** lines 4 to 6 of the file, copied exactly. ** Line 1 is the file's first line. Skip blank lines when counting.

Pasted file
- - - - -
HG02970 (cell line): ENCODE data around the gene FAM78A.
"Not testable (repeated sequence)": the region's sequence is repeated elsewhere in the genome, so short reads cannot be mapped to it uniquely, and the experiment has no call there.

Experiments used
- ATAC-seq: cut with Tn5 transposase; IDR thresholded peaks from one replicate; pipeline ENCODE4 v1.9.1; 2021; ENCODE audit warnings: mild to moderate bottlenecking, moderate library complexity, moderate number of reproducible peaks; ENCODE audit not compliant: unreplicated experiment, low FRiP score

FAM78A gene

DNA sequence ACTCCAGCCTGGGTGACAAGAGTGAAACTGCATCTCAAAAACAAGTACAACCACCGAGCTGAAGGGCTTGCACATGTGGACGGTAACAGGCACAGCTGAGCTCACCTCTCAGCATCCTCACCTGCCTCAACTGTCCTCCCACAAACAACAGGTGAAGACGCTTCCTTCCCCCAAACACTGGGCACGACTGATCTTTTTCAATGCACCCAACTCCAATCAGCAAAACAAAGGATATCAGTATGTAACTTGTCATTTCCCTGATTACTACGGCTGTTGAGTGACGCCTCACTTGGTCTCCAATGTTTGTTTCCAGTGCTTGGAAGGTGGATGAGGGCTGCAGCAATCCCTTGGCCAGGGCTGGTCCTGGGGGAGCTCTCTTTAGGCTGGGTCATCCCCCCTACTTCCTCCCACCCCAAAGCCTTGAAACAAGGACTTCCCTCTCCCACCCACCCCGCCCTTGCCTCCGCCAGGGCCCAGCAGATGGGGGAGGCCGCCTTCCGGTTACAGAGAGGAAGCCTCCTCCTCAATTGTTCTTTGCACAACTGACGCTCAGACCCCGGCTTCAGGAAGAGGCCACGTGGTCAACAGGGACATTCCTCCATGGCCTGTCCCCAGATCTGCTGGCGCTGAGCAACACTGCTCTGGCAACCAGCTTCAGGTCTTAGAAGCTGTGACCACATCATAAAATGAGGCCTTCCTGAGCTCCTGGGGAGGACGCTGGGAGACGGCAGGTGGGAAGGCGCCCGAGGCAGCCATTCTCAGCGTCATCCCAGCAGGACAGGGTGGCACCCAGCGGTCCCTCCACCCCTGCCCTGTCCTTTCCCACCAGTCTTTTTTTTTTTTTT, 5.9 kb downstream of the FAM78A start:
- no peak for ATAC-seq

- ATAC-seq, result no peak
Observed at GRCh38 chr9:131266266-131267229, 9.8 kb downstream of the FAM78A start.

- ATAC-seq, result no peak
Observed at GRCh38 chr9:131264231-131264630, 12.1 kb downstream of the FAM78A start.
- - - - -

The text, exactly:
- ATAC-seq: cut with Tn5 transposase; IDR thresholded peaks from one replicate; pipeline ENCODE4 v1.9.1; 2021; ENCODE audit warnings: mild to moderate bottlenecking, moderate library complexity, moderate number of reproducible peaks; ENCODE audit not compliant: unreplicated experiment, low FRiP score

FAM78A gene

DNA sequence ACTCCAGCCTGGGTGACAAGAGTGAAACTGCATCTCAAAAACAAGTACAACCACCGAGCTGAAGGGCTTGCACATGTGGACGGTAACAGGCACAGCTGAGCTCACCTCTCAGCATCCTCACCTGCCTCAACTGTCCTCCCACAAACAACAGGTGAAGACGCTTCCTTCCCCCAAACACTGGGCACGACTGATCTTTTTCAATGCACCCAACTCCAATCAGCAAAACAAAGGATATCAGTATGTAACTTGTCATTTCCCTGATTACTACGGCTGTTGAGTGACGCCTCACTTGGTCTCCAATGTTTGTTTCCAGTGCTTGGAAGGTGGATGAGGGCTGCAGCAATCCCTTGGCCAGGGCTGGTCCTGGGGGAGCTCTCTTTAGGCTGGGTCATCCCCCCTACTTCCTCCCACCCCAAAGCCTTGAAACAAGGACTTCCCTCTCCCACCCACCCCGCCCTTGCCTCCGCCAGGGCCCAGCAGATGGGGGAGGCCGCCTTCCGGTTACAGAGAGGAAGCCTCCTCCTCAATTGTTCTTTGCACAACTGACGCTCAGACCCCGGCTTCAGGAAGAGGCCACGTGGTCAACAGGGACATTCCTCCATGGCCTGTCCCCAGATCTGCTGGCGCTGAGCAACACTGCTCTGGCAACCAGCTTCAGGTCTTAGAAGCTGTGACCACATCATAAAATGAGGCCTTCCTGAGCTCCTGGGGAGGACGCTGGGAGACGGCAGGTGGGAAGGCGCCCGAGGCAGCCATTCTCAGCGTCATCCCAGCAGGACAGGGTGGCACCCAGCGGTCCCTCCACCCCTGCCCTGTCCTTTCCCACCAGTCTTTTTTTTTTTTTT, 5.9 kb downstream of the FAM78A start: